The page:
” [1]

The Indoleamine 2,3-dioxygenase enzyme converts tryptophan into kynurenine thus causing the reduction of available tryptophan which is a precursor to serotonin (5-HT).

Additional problems arise from metabolites of kynurenine such as 3-hydroxy-kynurenine (3-OH-KYN) and quinolinic acid (QUIN) which both have the neurotoxic effects.

3-OH-KYN contributes to oxidative stress and quinolinic acid may overstimulate the NMDA receptors in hippocampus (part of the brain) leading to hippocampal atrophy.

Maybe you don’t know but magnesium is a natural NMDA receptor antagonist.[4]

Are there any Indoleamine 2,3-dioxygenase enzyme inhibitors?

Yes, it is possible to inhibit this enzyme with many different chemicals – drugs which are COX-2 inhibitors (Ibuprofen) – and Rosmarinic acid which is found in many herbs.[5, 6]

Popular herbs containing high concentrations of rosmarinic acid are Melissa officinalis, Mentha spicata, Salvia officinalis, Thymus vulgaris, Origanum vulgare.

The highest concentration of rosmarinic acid was found in – Mentha spicata (Spearmint) – but you have to keep in mind that in herbs the content of phytochemicals depends a lot upon a weather, geographical location, harvest-time…

IDO inhibitors - potenially useful in psoriasis

Source: Maryam Shekarchi, Homa Hajimehdipoor, Soodabeh Saeidnia, Ahmad Reza Gohari, and Morteza Pirali Hamedani. Comparative study of rosmarinic acid content in some plants of Labiatae family. Pharmacogn Mag. 2012 Jan-Mar; 8(29): 37–41.

How to increase serotonin?

Causes of inflammationSteve Fowkes who has got decades of experiences in biochemistry and health shared his recommendations on Quora.com. Here is a truncated version:


On a temporary basis, you can consume tryptophan or 5-HTP (5-hydroxytryptophan). These are precursors to serotonin. Tryptophan is a two-step conversion process that is negative-feedback regulated. 5-HTP is a one-step conversion process that is not negative-feedback regulated.

If your serotonin is low because of chronic inflammation, tryptophan and 5-HTP supplementation might boomerang on you. Inflammation activates IDO (indoleamine dioxygenase), which catabolizes (burns up) both tryptophan and 5-HTP. This sabotages the serotonin increase to some extent, but it also causes the synthesis of two neurotoxic metabolites from tryptophan, and unknown catabolites from 5-HTP. This can cause a next-day malaise from taking tryptophan or 5-HTP.

There is a work-around for this kind of problem. You can pre-dissolve your dose of tryptophan or 5-HTP in water by adding predigested (hydrolyzed) collagen protein. The collagen peptides solublize the tryptophan, which would otherwise be minimally soluble, and 5-HTP, which is slightly water soluble already. This tryptophan cocktail, when drunk on an empty stomach, greatly speeds the absorption and utilization of tryptophan from the gut.

In addition, the atypical amino acid profile of collagen shifts the ratios of amino acids in the blood stream to lower those that compete against tryptophan for transport across the blood-brain barrier. There is little phenylalanine, tyrosine, methionine and histidine (large, neutral amino acids) in collagen protein, so the large neutral amino acid transporter is more available for transferring the tryptophan (and 5-HTP) into the brain from the blood stream. So more tryptophan and 5-HTP is converted into serotonin, and less is catabolized into neurotoxic organic acids.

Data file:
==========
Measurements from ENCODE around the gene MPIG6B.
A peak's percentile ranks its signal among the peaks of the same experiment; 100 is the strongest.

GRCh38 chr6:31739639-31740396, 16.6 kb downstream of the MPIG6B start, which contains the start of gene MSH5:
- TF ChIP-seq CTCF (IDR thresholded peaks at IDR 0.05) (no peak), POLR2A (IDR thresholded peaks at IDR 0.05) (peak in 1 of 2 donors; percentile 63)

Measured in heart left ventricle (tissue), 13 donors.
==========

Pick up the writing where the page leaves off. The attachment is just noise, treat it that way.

This significantly potentiates the effect of tryptophan. From my own experiences, I’d estimate that the enhancement is roughly eight-fold. Instead of 1500-2000 mg of tryptophan, I get a better effect from only 200-250 mg dissolved in predigested collagen solution. I use two teaspoons of collagen peptides. This reduction of total tryptophan dosage also degreases the neurotoxic catabolites of tryptophan.

Source: https://www.quora.com/How-can-I-increase-serotonin#!n=12

You can buy collagen peptides from iHerb.com or Amazon.com.

Psoriasis and depression?

… and anhedonia, low motivation, low libido?

Is there any other enzyme which could be responsible for low activity of dopaminergic system?

Yes!

It is very similar as in the case of serotonin but this blog post is not about depression so just in a few words…

Body is a huge factory running the billions of biochemical reactions every second so how to identify the exact problem in every individual person and how to find out what is causing it is hard if not impossible.

There is NO WAY to do that without genetic testing, extensive (blood) tests and testing for infections.

And even if you pinpoint the exact cause or culprit you still may not know all needed information to reverse it.

That’s why medical system especially when treating the chronic diseases is so ineffective, expensive and a big fraud!

The only surefire way and fact we know is that inflammation and/or infection and toxicity are causing the symptoms (and thereby all problems) of chronic diseases!

Actually those 3 factors are causing the chronic diseases.

How?

  • INFLAMMATION: LPS (endotoxin from the gut or infected teeth) induce inflammatory pathways which lead to formation of scar tissue, hypercoagulation, hypoxia,…
  • INFECTION in the tissues: nail fungus, sinusitis, tooth decay, H. pylori,… induce the inflammation and toxicity – local but often also systemic.
  • TOXICITY: Heavy metals, man-made chemicals and bacterial/fungal toxins poison the “healthy” biochemistry. Those toxins may directly interfere with various enzymes in the body which are essential for the ATP (energy) production in cells. Without the proper energy production diseases appear and once your body is unable to form enough energy to fuel the brain or heart cells then we call it a death.

How to cure anxiety and OCD?

Inflammation and toxins may affect the nutritional status of the body a lot as we already explained that above.

Pyridoxine is an extremely important vitamin for nervous system and its deficiency leads to all forms of anxiety disorders including OCD and psoriasis.